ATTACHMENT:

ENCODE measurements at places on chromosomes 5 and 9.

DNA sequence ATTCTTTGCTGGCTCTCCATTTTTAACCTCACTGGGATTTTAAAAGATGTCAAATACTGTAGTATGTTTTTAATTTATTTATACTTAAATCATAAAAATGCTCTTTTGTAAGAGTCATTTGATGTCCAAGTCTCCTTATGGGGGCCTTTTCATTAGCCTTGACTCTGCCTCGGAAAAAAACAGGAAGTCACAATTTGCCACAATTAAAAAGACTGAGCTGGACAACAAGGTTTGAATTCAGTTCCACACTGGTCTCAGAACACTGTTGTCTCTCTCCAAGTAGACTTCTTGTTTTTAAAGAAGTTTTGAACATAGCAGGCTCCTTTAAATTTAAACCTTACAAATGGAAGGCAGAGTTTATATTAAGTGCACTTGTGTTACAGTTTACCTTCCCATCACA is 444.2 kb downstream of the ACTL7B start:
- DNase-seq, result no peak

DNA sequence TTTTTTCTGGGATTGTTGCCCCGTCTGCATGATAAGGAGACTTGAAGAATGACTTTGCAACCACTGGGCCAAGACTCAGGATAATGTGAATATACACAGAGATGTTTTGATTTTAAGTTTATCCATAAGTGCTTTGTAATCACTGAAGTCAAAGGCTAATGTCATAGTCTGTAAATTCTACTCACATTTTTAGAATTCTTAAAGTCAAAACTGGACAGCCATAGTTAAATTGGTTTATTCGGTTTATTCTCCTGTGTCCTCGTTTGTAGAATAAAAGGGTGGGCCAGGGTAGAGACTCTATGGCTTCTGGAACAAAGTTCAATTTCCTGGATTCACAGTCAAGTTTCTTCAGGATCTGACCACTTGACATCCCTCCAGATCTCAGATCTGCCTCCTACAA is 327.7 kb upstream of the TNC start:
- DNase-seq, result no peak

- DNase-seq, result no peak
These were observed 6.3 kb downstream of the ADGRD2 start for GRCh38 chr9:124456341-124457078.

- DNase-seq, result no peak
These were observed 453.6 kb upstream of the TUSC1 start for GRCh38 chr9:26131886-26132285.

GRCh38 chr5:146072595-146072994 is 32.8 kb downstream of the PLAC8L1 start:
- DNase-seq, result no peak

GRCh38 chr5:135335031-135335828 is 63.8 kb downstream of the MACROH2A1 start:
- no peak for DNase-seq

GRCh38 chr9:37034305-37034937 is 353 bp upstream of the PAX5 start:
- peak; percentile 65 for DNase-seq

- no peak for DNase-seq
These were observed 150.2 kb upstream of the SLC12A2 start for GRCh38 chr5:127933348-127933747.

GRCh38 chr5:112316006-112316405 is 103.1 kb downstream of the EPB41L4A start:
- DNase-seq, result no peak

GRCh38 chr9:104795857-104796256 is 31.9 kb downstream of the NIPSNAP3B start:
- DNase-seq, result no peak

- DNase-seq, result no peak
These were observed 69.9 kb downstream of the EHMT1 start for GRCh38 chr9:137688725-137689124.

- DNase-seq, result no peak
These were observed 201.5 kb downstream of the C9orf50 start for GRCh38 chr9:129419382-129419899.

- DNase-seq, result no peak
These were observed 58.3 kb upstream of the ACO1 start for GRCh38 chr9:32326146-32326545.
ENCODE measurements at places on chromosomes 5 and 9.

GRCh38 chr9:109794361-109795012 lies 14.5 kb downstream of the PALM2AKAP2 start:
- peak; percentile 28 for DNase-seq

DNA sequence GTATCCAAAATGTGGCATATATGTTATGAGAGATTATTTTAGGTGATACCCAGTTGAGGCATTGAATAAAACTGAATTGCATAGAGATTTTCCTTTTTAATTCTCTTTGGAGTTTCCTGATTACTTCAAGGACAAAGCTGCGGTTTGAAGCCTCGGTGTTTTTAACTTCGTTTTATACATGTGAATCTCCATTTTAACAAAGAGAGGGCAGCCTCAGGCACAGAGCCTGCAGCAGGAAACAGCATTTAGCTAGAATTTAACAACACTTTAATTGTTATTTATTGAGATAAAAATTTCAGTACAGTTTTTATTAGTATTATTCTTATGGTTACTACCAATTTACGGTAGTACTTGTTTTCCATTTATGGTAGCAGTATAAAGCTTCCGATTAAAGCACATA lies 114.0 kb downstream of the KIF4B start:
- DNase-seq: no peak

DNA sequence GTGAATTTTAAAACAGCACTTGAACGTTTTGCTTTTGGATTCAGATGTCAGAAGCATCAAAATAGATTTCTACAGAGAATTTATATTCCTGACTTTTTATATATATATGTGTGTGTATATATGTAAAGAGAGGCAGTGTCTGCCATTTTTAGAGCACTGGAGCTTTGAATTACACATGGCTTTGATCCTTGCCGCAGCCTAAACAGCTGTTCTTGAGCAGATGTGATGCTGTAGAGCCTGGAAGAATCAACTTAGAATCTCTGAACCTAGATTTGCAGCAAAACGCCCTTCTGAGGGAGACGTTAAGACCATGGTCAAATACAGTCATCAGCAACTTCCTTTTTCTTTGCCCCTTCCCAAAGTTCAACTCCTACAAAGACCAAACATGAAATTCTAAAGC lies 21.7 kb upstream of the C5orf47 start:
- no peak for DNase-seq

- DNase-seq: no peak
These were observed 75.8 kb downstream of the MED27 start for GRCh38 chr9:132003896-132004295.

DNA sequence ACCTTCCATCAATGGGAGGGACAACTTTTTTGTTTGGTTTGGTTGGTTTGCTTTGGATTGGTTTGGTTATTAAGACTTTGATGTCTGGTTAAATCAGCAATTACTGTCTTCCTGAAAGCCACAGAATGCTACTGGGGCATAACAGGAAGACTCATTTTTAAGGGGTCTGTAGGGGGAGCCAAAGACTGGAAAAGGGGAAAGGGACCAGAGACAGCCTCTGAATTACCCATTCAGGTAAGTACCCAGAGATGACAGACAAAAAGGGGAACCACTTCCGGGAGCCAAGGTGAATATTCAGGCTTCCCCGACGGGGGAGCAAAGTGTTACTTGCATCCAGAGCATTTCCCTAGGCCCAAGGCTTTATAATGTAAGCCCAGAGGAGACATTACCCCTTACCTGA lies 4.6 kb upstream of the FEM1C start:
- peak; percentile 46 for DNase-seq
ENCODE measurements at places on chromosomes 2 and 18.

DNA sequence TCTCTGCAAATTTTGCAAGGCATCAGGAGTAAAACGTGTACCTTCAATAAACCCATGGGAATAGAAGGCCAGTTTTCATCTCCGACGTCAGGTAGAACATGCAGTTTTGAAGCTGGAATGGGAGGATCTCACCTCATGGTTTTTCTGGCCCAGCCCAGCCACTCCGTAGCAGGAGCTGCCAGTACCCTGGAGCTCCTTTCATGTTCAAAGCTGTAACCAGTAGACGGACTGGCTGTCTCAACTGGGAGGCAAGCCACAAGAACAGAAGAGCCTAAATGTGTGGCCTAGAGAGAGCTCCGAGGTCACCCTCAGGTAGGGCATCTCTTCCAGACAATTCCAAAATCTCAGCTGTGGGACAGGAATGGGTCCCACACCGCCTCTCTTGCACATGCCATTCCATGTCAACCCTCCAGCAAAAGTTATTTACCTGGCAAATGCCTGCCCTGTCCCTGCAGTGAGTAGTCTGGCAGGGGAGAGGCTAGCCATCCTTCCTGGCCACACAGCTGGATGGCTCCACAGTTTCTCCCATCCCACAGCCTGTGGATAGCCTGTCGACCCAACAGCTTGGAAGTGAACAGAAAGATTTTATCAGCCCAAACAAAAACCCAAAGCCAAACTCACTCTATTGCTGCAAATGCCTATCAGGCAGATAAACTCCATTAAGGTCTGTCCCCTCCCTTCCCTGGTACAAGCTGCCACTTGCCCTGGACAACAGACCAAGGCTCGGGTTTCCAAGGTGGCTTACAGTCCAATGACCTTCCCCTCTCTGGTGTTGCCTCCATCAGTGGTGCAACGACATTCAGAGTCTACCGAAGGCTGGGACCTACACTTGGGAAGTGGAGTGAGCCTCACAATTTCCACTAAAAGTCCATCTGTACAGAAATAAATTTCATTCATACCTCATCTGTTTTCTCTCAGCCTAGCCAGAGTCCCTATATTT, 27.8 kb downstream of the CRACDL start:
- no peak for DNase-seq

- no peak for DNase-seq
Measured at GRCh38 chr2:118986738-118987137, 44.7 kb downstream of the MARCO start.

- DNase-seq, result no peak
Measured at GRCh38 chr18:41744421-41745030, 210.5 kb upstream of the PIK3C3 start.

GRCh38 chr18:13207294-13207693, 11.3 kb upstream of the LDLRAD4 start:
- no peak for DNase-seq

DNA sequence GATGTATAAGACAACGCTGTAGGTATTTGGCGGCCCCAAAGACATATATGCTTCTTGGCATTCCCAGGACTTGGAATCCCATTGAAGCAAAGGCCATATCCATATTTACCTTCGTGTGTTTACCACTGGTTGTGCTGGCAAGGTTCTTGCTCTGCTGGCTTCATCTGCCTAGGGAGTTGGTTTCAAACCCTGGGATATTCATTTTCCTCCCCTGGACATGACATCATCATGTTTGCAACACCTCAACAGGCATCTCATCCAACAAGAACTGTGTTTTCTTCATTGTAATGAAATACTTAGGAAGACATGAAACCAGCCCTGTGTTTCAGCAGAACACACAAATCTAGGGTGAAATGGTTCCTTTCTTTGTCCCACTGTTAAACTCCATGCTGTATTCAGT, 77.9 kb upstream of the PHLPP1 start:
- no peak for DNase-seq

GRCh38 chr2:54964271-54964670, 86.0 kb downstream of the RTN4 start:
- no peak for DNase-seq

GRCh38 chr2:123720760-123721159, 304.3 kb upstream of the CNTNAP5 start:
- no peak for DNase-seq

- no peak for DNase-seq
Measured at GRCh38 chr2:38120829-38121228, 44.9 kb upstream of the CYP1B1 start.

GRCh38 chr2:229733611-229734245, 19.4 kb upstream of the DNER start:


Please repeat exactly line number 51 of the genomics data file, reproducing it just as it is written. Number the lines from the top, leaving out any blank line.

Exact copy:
- no peak for DNase-seq